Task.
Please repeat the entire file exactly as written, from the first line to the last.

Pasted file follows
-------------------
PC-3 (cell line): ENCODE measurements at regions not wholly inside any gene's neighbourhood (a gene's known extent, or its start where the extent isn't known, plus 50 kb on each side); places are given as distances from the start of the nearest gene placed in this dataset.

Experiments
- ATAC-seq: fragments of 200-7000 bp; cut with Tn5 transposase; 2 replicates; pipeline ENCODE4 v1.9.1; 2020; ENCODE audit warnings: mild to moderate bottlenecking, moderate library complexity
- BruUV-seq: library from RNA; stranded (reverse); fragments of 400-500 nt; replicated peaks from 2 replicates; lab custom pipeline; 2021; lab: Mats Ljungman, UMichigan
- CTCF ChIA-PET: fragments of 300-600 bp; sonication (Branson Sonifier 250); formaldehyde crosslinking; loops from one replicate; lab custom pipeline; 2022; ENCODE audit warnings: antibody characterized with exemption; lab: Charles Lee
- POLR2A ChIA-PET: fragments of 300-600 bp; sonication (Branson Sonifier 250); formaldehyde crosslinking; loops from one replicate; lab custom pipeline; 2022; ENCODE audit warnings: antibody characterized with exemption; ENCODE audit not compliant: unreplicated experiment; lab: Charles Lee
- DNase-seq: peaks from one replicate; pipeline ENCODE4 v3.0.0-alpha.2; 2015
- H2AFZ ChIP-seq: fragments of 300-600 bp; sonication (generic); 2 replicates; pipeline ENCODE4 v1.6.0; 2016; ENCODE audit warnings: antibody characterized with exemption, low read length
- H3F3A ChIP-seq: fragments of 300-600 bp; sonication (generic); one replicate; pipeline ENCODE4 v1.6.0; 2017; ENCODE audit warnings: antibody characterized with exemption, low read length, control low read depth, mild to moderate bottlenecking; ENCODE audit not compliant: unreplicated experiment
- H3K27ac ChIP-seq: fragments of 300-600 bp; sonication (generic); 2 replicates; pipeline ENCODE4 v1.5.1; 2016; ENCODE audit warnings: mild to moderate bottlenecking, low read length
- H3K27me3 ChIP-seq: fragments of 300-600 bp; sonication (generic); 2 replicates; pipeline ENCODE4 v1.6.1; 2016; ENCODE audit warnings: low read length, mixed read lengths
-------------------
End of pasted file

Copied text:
PC-3 (cell line): ENCODE measurements at regions not wholly inside any gene's neighbourhood (a gene's known extent, or its start where the extent isn't known, plus 50 kb on each side); places are given as distances from the start of the nearest gene placed in this dataset.

Experiments
- ATAC-seq: fragments of 200-7000 bp; cut with Tn5 transposase; 2 replicates; pipeline ENCODE4 v1.9.1; 2020; ENCODE audit warnings: mild to moderate bottlenecking, moderate library complexity
- BruUV-seq: library from RNA; stranded (reverse); fragments of 400-500 nt; replicated peaks from 2 replicates; lab custom pipeline; 2021; lab: Mats Ljungman, UMichigan
- CTCF ChIA-PET: fragments of 300-600 bp; sonication (Branson Sonifier 250); formaldehyde crosslinking; loops from one replicate; lab custom pipeline; 2022; ENCODE audit warnings: antibody characterized with exemption; lab: Charles Lee
- POLR2A ChIA-PET: fragments of 300-600 bp; sonication (Branson Sonifier 250); formaldehyde crosslinking; loops from one replicate; lab custom pipeline; 2022; ENCODE audit warnings: antibody characterized with exemption; ENCODE audit not compliant: unreplicated experiment; lab: Charles Lee
- DNase-seq: peaks from one replicate; pipeline ENCODE4 v3.0.0-alpha.2; 2015
- H2AFZ ChIP-seq: fragments of 300-600 bp; sonication (generic); 2 replicates; pipeline ENCODE4 v1.6.0; 2016; ENCODE audit warnings: antibody characterized with exemption, low read length
- H3F3A ChIP-seq: fragments of 300-600 bp; sonication (generic); one replicate; pipeline ENCODE4 v1.6.0; 2017; ENCODE audit warnings: antibody characterized with exemption, low read length, control low read depth, mild to moderate bottlenecking; ENCODE audit not compliant: unreplicated experiment
- H3K27ac ChIP-seq: fragments of 300-600 bp; sonication (generic); 2 replicates; pipeline ENCODE4 v1.5.1; 2016; ENCODE audit warnings: mild to moderate bottlenecking, low read length
- H3K27me3 ChIP-seq: fragments of 300-600 bp; sonication (generic); 2 replicates; pipeline ENCODE4 v1.6.1; 2016; ENCODE audit warnings: low read length, mixed read lengths